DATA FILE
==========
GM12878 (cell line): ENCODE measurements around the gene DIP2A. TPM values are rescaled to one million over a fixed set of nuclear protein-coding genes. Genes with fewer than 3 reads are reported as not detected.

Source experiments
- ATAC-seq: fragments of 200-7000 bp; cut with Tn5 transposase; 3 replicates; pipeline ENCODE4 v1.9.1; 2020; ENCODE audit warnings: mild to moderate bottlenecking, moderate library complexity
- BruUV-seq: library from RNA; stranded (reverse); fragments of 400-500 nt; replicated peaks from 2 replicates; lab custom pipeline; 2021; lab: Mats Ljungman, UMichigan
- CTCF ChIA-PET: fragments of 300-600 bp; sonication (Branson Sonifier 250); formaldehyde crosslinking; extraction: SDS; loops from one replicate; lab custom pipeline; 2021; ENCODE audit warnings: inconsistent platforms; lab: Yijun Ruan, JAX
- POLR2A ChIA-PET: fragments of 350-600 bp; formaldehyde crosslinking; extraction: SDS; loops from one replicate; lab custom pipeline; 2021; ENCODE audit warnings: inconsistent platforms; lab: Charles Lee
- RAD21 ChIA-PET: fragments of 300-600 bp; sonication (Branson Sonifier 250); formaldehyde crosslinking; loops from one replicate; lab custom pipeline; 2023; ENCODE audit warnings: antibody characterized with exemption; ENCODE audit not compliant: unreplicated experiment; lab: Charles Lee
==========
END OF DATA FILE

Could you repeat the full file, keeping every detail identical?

GM12878 (cell line): ENCODE measurements around the gene DIP2A. TPM values are rescaled to one million over a fixed set of nuclear protein-coding genes. Genes with fewer than 3 reads are reported as not detected.

Source experiments
- ATAC-seq: fragments of 200-7000 bp; cut with Tn5 transposase; 3 replicates; pipeline ENCODE4 v1.9.1; 2020; ENCODE audit warnings: mild to moderate bottlenecking, moderate library complexity
- BruUV-seq: library from RNA; stranded (reverse); fragments of 400-500 nt; replicated peaks from 2 replicates; lab custom pipeline; 2021; lab: Mats Ljungman, UMichigan
- CTCF ChIA-PET: fragments of 300-600 bp; sonication (Branson Sonifier 250); formaldehyde crosslinking; extraction: SDS; loops from one replicate; lab custom pipeline; 2021; ENCODE audit warnings: inconsistent platforms; lab: Yijun Ruan, JAX
- POLR2A ChIA-PET: fragments of 350-600 bp; formaldehyde crosslinking; extraction: SDS; loops from one replicate; lab custom pipeline; 2021; ENCODE audit warnings: inconsistent platforms; lab: Charles Lee
- RAD21 ChIA-PET: fragments of 300-600 bp; sonication (Branson Sonifier 250); formaldehyde crosslinking; loops from one replicate; lab custom pipeline; 2023; ENCODE audit warnings: antibody characterized with exemption; ENCODE audit not compliant: unreplicated experiment; lab: Charles Lee